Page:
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According to Bernoulli's principle,

$P + \frac{1}{2} d v^2 + dgh = constant$

where, P is pressure, d is density of water, v is velocity and h is height.

Assuming that height of a plastic pipe is kept constant, we get => $P + \frac{1}{2}dv^2 = \text{constant}$.

Now, if we narrow the outlet of the pipe by obstructing the flow of water, both, the speed of the water coming out as well as its pressure increases. For Bernoulli's principle to be true, one has to decrease for the other to increase...

So, how can Bernoulli's principle be correct after this counterexample?

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  • $\begingroup$ how do you know the pressure has increased? $\endgroup$
    – danimal
    Mar 22, 2015 at 20:28
  • $\begingroup$ Because if you take a thin tight membrane and aim at it with the end of the pipe narrowed, then the sharper stream of water is more likely to puncture the membrane. Hence, it has more pressure.. $\endgroup$
    – Prem
    Mar 22, 2015 at 20:58
  • $\begingroup$ It's good to note that Bernoulli's equation assumes that no energy is lost to viscosity. That's a pretty poor assumption in pipe flow and discharge through a small opening. $\endgroup$ Mar 23, 2015 at 13:52

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No,the velocity increases but the pressure decreases. This pressure that you are refering to,is the dynamic pressure,it is the pressure that drives the fluid.That keeps the momentum going. The fluid entering the narrower piece of pipe means that fluid tends to push back the fluid that tries to enter after it.That compresses the micro movements of the tiny particles,thus lowering that dynamic pressure(the micro movements are the causes for pushing the fluid).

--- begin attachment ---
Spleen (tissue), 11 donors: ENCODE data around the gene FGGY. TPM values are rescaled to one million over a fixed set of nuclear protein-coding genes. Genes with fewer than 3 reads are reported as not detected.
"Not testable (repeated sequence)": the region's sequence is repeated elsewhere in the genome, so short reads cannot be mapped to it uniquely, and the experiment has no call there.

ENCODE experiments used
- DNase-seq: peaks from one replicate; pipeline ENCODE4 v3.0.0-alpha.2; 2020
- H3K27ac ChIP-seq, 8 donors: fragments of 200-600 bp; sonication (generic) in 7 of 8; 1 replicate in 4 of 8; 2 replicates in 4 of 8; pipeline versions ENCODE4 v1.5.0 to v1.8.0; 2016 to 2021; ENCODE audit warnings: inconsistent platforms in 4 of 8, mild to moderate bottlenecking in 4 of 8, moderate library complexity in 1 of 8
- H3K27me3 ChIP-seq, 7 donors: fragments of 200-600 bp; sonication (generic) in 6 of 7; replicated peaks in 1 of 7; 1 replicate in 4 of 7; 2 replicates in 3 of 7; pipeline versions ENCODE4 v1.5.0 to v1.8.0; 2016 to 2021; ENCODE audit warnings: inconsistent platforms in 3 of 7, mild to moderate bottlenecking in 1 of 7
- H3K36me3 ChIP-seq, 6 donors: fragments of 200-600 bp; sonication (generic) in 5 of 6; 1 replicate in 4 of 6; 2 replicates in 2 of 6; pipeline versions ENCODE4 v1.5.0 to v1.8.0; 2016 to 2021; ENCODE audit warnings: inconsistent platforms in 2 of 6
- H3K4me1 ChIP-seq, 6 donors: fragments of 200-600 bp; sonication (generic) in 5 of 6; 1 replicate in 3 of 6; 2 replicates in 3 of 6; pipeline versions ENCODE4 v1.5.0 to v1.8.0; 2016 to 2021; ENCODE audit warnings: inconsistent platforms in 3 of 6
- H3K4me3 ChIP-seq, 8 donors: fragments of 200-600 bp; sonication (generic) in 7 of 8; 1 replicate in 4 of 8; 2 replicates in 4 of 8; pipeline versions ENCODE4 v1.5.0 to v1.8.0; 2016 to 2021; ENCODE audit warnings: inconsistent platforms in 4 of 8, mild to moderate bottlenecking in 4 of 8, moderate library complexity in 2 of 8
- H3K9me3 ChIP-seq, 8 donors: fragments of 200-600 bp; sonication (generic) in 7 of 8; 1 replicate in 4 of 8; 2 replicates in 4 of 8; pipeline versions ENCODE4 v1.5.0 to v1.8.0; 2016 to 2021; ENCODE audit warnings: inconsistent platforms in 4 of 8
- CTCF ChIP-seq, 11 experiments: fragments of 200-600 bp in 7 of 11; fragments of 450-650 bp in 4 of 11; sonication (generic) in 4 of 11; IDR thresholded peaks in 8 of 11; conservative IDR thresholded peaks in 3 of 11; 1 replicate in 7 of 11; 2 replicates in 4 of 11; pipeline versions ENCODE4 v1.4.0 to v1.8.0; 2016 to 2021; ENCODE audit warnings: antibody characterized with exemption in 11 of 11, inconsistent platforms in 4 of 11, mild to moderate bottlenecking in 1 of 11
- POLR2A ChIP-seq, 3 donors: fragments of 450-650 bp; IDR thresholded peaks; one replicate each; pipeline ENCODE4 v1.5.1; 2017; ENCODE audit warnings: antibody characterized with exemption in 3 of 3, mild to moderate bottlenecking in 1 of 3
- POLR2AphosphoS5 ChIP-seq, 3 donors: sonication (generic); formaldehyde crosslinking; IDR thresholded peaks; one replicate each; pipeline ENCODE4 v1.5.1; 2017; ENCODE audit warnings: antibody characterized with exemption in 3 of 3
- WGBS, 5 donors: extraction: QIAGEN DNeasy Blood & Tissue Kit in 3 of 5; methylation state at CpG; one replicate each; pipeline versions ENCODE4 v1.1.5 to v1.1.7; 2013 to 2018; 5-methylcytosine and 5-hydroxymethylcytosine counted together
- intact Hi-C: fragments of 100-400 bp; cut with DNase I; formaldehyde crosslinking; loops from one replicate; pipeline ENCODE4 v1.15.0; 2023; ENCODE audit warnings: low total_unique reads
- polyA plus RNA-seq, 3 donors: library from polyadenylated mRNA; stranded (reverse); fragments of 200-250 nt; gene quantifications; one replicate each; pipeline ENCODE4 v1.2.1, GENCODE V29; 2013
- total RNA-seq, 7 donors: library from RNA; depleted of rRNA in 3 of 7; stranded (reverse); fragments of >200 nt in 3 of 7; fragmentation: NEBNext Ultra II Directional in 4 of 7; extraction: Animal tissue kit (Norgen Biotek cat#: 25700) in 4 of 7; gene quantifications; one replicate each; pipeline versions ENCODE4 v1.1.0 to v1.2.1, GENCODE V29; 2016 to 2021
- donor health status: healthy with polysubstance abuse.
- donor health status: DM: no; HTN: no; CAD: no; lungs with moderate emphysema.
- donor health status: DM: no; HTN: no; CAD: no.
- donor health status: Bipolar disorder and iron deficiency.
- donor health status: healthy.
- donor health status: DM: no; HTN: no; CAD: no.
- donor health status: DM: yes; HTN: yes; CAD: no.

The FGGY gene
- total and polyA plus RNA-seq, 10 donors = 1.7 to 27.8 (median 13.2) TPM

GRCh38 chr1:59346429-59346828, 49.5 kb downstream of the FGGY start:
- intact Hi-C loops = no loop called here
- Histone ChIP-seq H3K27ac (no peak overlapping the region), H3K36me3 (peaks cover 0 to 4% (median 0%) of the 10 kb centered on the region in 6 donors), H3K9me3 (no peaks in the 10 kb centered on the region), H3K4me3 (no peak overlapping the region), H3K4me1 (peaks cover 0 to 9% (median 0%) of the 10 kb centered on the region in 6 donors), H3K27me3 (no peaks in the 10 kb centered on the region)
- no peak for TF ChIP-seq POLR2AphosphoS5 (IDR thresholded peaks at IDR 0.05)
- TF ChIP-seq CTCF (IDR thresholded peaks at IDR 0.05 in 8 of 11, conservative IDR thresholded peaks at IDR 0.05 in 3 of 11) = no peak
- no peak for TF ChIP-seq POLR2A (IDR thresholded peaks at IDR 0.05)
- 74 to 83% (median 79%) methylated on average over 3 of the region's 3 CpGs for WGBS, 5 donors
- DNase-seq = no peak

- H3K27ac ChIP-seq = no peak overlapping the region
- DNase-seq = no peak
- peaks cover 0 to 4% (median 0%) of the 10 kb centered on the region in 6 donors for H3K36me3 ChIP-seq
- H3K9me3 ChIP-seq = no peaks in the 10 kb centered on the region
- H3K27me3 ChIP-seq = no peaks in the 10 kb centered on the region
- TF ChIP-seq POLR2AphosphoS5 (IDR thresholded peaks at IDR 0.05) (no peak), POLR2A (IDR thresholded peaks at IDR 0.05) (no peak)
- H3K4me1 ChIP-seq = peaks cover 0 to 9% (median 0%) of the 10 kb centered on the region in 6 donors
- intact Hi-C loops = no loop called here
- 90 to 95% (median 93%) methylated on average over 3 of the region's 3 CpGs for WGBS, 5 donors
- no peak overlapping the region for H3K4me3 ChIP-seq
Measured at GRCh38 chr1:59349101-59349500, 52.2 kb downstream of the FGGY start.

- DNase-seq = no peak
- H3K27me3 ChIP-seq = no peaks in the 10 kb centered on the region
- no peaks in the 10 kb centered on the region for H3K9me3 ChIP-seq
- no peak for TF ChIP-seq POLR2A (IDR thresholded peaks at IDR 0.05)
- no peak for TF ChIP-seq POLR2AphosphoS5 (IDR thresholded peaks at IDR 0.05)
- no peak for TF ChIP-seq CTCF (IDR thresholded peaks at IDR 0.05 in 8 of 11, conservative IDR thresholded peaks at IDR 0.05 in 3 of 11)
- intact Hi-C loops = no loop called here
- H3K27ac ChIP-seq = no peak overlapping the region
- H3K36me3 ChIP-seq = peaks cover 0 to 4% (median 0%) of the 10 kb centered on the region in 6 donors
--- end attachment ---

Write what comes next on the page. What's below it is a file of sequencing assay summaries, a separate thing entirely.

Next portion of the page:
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  • $\begingroup$ keep in mind that i am not entirely sure about the microscopic analysis that i gave you.Someone might disagree.But the pressure definitely drops. $\endgroup$ Mar 22, 2015 at 20:44
  • $\begingroup$ What about my membrane example- if you take a thin tight membrane and aim at it with the end of the pipe narrowed, then the sharper stream of water is more likely to pucture the membrane. Hence, it has more pressure... $\endgroup$
    – Prem
    Mar 22, 2015 at 20:51
  • $\begingroup$ Also, you wrote- 'This pressure that you are refering to,is the dynamic pressure'. Just in case, I am wondering, is there another kind of pressure other than dynamic pressure... $\endgroup$
    – Prem
    Mar 22, 2015 at 20:53
  • $\begingroup$ There is also static pressure(hydrostatic from the weight of the fluid,but because you said h in constant,so is static pressure).The whole pressure is the sum of the two.What does pucture mean? $\endgroup$ Mar 22, 2015 at 20:56
  • $\begingroup$ Sorry, I meant 'puncture'. $\endgroup$
    – Prem
    Mar 22, 2015 at 20:57

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